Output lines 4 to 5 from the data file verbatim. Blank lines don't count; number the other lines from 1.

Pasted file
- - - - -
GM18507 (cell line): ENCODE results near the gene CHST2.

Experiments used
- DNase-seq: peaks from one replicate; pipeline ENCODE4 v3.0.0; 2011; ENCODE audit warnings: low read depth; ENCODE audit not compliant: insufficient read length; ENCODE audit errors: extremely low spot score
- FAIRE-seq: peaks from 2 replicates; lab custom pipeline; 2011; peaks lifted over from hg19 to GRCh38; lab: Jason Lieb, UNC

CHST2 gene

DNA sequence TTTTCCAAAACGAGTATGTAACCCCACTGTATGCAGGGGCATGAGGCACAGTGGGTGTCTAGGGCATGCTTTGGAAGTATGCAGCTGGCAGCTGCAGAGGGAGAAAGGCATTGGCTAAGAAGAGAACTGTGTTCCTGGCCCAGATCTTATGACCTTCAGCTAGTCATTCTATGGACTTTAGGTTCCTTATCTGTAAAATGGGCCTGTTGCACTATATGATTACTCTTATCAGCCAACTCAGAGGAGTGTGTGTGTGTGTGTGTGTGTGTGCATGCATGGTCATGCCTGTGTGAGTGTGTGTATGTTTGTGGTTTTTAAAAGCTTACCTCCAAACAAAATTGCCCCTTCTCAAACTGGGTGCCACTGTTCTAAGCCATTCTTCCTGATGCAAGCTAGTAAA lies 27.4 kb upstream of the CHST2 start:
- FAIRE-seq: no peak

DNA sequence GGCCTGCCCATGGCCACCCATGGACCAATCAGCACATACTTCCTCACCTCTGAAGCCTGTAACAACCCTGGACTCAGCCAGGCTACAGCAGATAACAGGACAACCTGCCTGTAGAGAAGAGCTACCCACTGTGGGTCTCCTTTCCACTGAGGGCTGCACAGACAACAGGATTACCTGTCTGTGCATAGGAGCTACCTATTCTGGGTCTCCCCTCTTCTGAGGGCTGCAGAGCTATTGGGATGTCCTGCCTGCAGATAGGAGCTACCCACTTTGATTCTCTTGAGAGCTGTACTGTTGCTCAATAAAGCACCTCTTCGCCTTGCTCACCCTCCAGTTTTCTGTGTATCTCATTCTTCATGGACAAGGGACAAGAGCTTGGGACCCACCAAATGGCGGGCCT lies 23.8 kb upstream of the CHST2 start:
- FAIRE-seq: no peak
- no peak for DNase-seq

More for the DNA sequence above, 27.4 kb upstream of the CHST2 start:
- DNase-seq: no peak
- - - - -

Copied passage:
- FAIRE-seq: peaks from 2 replicates; lab custom pipeline; 2011; peaks lifted over from hg19 to GRCh38; lab: Jason Lieb, UNC

CHST2 gene